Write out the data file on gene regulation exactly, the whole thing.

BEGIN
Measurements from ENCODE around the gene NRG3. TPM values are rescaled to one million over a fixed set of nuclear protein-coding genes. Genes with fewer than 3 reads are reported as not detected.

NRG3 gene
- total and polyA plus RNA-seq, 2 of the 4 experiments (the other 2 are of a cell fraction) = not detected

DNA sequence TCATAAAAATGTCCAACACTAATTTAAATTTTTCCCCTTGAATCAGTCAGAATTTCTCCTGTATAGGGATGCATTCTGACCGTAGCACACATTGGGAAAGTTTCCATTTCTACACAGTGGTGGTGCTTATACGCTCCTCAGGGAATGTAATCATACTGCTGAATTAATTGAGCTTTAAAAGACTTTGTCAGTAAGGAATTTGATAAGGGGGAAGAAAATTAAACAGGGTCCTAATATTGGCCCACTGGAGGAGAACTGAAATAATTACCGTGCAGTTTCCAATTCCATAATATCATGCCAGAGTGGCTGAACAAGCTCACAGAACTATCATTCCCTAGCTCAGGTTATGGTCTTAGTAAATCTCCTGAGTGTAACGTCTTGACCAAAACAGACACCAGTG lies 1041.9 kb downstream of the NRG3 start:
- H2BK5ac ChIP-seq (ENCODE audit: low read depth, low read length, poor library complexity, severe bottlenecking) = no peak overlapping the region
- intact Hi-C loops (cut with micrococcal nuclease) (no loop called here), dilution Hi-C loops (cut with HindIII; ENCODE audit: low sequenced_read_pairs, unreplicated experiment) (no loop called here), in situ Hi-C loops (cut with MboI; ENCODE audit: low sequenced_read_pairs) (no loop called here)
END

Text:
Measurements from ENCODE around the gene NRG3. TPM values are rescaled to one million over a fixed set of nuclear protein-coding genes. Genes with fewer than 3 reads are reported as not detected.

NRG3 gene
- total and polyA plus RNA-seq, 2 of the 4 experiments (the other 2 are of a cell fraction) = not detected

DNA sequence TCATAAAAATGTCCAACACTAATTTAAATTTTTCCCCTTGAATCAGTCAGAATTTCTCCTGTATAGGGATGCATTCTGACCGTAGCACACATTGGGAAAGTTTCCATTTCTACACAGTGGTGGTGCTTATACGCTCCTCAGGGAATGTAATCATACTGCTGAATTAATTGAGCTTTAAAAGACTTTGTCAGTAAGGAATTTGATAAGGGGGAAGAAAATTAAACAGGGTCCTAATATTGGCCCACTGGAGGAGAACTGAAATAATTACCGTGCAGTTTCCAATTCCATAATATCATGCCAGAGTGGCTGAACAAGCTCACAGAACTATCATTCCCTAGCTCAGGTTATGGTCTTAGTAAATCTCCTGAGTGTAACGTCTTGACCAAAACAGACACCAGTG lies 1041.9 kb downstream of the NRG3 start:
- H2BK5ac ChIP-seq (ENCODE audit: low read depth, low read length, poor library complexity, severe bottlenecking) = no peak overlapping the region
- intact Hi-C loops (cut with micrococcal nuclease) (no loop called here), dilution Hi-C loops (cut with HindIII; ENCODE audit: low sequenced_read_pairs, unreplicated experiment) (no loop called here), in situ Hi-C loops (cut with MboI; ENCODE audit: low sequenced_read_pairs) (no loop called here)